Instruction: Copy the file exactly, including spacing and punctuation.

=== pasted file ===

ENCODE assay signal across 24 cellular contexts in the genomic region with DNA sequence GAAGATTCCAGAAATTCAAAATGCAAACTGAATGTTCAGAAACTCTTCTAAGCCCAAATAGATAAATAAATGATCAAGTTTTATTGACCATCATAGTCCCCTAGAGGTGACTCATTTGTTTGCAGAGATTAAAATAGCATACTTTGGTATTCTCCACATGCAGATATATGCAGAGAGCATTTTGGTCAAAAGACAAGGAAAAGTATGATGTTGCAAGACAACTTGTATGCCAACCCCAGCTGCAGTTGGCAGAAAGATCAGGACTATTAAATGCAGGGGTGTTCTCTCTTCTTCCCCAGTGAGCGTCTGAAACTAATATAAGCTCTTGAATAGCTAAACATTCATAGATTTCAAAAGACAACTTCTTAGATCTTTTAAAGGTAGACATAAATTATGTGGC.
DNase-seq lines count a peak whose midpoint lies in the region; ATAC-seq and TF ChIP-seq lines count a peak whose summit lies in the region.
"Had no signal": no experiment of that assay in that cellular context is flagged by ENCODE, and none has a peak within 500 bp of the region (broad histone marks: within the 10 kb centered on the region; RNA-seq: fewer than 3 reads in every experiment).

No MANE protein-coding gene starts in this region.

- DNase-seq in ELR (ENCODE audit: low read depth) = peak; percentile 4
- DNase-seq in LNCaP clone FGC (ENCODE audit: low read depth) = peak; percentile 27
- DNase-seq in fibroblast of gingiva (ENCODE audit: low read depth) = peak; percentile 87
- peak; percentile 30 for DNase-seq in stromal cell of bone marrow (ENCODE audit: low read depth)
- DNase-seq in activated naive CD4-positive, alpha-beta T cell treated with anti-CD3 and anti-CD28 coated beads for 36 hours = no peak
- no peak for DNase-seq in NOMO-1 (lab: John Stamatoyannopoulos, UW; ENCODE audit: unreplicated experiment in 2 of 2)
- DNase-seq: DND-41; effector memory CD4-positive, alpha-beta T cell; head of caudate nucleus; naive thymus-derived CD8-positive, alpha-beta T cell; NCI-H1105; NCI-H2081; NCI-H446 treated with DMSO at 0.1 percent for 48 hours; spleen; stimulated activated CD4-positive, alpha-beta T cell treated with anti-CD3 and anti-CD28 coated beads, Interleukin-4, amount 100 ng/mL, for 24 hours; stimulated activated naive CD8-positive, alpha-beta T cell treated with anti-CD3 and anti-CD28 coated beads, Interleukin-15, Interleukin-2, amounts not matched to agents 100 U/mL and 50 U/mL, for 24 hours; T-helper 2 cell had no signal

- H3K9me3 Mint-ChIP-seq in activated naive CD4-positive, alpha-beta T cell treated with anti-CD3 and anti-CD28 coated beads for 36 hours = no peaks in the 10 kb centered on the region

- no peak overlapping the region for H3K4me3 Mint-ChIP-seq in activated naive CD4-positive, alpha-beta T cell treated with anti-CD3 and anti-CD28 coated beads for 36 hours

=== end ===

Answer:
ENCODE assay signal across 24 cellular contexts in the genomic region with DNA sequence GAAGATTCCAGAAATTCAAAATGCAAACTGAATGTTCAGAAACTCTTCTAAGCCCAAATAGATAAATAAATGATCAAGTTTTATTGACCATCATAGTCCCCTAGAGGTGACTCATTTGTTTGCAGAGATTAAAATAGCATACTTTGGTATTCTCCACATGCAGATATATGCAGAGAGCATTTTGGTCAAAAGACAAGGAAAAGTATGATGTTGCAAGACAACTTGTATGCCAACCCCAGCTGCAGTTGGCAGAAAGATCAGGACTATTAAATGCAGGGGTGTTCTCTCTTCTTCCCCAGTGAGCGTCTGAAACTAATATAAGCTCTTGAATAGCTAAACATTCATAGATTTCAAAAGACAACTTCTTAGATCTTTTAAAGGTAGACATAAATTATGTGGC.
DNase-seq lines count a peak whose midpoint lies in the region; ATAC-seq and TF ChIP-seq lines count a peak whose summit lies in the region.
"Had no signal": no experiment of that assay in that cellular context is flagged by ENCODE, and none has a peak within 500 bp of the region (broad histone marks: within the 10 kb centered on the region; RNA-seq: fewer than 3 reads in every experiment).

No MANE protein-coding gene starts in this region.

- DNase-seq in ELR (ENCODE audit: low read depth) = peak; percentile 4
- DNase-seq in LNCaP clone FGC (ENCODE audit: low read depth) = peak; percentile 27
- DNase-seq in fibroblast of gingiva (ENCODE audit: low read depth) = peak; percentile 87
- peak; percentile 30 for DNase-seq in stromal cell of bone marrow (ENCODE audit: low read depth)
- DNase-seq in activated naive CD4-positive, alpha-beta T cell treated with anti-CD3 and anti-CD28 coated beads for 36 hours = no peak
- no peak for DNase-seq in NOMO-1 (lab: John Stamatoyannopoulos, UW; ENCODE audit: unreplicated experiment in 2 of 2)
- DNase-seq: DND-41; effector memory CD4-positive, alpha-beta T cell; head of caudate nucleus; naive thymus-derived CD8-positive, alpha-beta T cell; NCI-H1105; NCI-H2081; NCI-H446 treated with DMSO at 0.1 percent for 48 hours; spleen; stimulated activated CD4-positive, alpha-beta T cell treated with anti-CD3 and anti-CD28 coated beads, Interleukin-4, amount 100 ng/mL, for 24 hours; stimulated activated naive CD8-positive, alpha-beta T cell treated with anti-CD3 and anti-CD28 coated beads, Interleukin-15, Interleukin-2, amounts not matched to agents 100 U/mL and 50 U/mL, for 24 hours; T-helper 2 cell had no signal

- H3K9me3 Mint-ChIP-seq in activated naive CD4-positive, alpha-beta T cell treated with anti-CD3 and anti-CD28 coated beads for 36 hours = no peaks in the 10 kb centered on the region

- no peak overlapping the region for H3K4me3 Mint-ChIP-seq in activated naive CD4-positive, alpha-beta T cell treated with anti-CD3 and anti-CD28 coated beads for 36 hours